My Lords, it is the responsibility of the relevant contracting authority to take appropriate steps to ensure that companies providing public services are financially secure, initially when selecting suppliers and then on an ongoing basis through contract management and supplier relationship management. For each of the major suppliers to government, we have appointed a Crown representative responsible for managing the relationship with that supplier.
My Lords, I find that response a little worrying, because we all depend on public services. Does the Minister agree that, at this time of volatile markets and financial difficulties, the services that we get from these companies are at risk from too much debt, from hidden debt and from hit-and-run investors who try to take over these companies? Are the Government taking any extra precautions in these circumstances, because, at the end of the day, it is we the taxpayers who have to clear up the mess?
My Lords, one cannot entirely eliminate financial risk either from private or public sector providers so long as public sector providers have a degree of financial and accounting autonomy. We have seen that in a number of public sector cases as well as in private sector cases. The Government are taking considerable care in contracting to ensure that we look at the financial viability of all suppliers and, in particular, do our best to encourage small and medium enterprises and social enterprises to be able to bid for public service contracts. That takes rather more sophistication than dealing simply with major suppliers.
My Lords, does my noble friend agree that one of the best ways of helping businesses, particularly small and medium enterprises, is to scrap complex and unnecessary central prescription around the commissioning process? Will he detail what the Government are doing to simplify the systems that businesses have struggled with for so many years?
My Lords, I understand that one of the problems particularly for smaller companies and social enterprises bidding for public sector contracts was the prequalification questionnaire, a document which might have been somewhere between 50 and 300 pages long and led to some smaller enterprises simply deciding not to bid. We have now scrapped that and made a much simpler and shorter alternative. We are adjusting the way in which the many hundreds of contracting authorities within the public sector deal with those with whom they operate, but I underline that we are concerned as far as possible to assist mutuals, social enterprises and small companies in playing their role in providing public services wherever possible.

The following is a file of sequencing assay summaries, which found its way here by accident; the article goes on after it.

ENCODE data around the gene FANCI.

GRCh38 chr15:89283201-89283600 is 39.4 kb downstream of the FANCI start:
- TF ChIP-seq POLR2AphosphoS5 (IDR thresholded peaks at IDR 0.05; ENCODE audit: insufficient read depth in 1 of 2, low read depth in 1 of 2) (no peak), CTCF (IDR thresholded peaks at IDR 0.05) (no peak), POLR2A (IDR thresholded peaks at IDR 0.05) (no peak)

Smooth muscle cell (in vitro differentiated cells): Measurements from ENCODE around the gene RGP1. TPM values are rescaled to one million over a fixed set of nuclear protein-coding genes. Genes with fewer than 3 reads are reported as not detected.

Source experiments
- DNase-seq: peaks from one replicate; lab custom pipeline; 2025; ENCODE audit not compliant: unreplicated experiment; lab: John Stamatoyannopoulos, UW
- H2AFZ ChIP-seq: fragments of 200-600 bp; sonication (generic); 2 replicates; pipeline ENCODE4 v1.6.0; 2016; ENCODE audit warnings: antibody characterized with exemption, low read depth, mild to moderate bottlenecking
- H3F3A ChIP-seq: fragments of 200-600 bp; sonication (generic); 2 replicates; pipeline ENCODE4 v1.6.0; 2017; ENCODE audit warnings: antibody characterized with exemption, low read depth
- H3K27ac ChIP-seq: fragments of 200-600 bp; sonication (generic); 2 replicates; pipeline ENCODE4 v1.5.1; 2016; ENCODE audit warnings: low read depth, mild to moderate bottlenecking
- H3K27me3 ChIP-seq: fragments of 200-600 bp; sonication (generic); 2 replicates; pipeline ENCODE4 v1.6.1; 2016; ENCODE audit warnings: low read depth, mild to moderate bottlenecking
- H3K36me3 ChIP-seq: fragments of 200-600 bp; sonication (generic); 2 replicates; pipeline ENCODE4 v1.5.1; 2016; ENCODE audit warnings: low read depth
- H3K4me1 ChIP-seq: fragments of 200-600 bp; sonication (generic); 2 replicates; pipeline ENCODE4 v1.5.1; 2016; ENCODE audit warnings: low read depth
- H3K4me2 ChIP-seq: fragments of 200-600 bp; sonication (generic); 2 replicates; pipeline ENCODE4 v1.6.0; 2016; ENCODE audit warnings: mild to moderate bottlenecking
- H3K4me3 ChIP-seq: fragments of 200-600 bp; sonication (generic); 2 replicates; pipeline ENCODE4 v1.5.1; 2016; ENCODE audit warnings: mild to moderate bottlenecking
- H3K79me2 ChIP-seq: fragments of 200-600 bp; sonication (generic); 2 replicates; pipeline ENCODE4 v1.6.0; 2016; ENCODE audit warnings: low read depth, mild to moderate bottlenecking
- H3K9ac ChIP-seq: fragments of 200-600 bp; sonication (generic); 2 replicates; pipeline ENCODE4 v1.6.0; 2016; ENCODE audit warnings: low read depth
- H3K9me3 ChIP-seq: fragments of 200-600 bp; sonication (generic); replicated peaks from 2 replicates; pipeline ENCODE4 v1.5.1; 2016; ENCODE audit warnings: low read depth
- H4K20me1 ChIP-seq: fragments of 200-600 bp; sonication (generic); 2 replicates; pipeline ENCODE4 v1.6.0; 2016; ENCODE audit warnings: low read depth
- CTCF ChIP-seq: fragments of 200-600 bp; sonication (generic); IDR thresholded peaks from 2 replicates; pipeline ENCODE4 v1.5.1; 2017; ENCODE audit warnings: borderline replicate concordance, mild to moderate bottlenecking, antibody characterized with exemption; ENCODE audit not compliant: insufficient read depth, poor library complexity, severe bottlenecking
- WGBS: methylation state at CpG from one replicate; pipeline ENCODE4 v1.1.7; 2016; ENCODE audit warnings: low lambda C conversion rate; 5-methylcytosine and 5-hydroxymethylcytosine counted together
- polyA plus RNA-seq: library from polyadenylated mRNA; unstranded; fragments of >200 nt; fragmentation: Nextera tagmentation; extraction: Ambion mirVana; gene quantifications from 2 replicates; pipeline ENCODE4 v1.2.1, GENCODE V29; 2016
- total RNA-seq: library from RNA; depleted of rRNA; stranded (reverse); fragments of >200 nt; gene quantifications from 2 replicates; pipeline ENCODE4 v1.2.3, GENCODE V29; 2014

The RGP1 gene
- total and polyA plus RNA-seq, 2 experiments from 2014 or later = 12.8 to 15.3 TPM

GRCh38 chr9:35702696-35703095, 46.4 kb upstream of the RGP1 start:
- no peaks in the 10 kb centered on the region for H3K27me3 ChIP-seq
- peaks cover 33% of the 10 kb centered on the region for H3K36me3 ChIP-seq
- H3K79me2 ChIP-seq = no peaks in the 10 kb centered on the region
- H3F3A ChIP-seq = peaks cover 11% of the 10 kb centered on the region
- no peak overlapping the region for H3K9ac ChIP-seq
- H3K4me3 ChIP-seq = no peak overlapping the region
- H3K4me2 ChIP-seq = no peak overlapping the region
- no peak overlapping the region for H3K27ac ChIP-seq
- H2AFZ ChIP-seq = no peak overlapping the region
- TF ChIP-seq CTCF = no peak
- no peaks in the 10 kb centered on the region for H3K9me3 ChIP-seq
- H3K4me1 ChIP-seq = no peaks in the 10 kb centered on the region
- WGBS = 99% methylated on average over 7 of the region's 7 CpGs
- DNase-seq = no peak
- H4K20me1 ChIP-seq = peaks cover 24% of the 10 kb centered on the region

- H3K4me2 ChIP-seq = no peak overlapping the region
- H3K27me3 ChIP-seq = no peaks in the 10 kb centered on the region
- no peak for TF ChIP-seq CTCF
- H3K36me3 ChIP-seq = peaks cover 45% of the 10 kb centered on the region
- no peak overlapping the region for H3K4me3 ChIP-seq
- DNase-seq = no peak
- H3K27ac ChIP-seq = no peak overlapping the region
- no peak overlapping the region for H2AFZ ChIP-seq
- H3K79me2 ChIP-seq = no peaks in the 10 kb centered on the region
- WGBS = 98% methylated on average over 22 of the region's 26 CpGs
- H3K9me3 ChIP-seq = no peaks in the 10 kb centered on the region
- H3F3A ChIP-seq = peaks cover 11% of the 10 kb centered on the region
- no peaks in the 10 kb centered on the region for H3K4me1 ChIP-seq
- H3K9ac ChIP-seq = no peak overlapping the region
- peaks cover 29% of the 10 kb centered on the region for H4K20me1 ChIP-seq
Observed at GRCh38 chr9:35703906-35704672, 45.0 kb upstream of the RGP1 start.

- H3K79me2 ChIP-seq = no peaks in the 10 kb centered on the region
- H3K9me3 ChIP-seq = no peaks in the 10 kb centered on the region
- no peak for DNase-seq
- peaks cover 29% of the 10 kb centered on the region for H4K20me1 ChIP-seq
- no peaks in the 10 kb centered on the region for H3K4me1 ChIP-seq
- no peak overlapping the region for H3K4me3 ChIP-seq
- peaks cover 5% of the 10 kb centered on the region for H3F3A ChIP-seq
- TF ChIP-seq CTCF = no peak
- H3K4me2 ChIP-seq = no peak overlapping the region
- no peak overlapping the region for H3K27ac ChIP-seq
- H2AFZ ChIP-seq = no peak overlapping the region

My Lords, there are all sorts of pressures on Ministers' diaries, especially at the moment, but does the Minister agree that it was not acceptable for his honourable friend Mr Burstow to cite diary pressures as a reason for not meeting the financially insecure Southern Cross for discussions, when these were repeatedly asked for by the company and when it was providing a public service by providing 31,000 homes for vulnerable people?
My Lords, I am not fully briefed on the exact details of my honourable friend Paul Burstow's diary. We have of course been concerned with ensuring that the services provided by Southern Cross should be maintained. There have been various negotiations. Southern Cross confirmed in an announcement to the Stock Exchange on
My Lords, does not Southern Cross illustrate that it is not only small and medium sized companies that need to be watched? Is there a continuing process in respect of the larger companies that are providing comparable public services?
My Lords, one or two of the providers of public services in the private sector are now among the largest companies in Britain and the world. Noble Lords who read the financial pages may know that G4S has just taken over another major multinational company. Liberata, a back-office outsourcing firm, nearly went bankrupt in 2008, partly because of its pensions' liability, and had to be restructured. It is now partly owned by its employees and partly owned by the Pension Protection Fund. The Government, as with all others in such circumstances, do get engaged in trying to re-establish companies in difficulty that are playing a valuable role.
My Lords, given the sorry example of Southern Cross and the bourgeoning outsourcing of public services, which is estimated to go from £80 billion to £140 billion by 2014, is there not a case for the utmost transparency on the part of the Government through extending freedom of information to private companies undertaking public services so that they can catch the failed business model, which they did not do in the case of Southern Cross?
My Lords, I have to repeat: one cannot entirely eliminate financial risk from activities which take place either in the private or the financial sector. We all know that cases of mismanagement have taken place in schools, hospitals and other areas in the public and private sector. The Government have established a new major projects authority within the Cabinet Office and a group of strategic suppliers. They are working extremely hard to ensure that as much transparency as possible can be provided. However, if the noble Lord thinks that there is insufficient transparency, I encourage him to return to this issue on future occasions.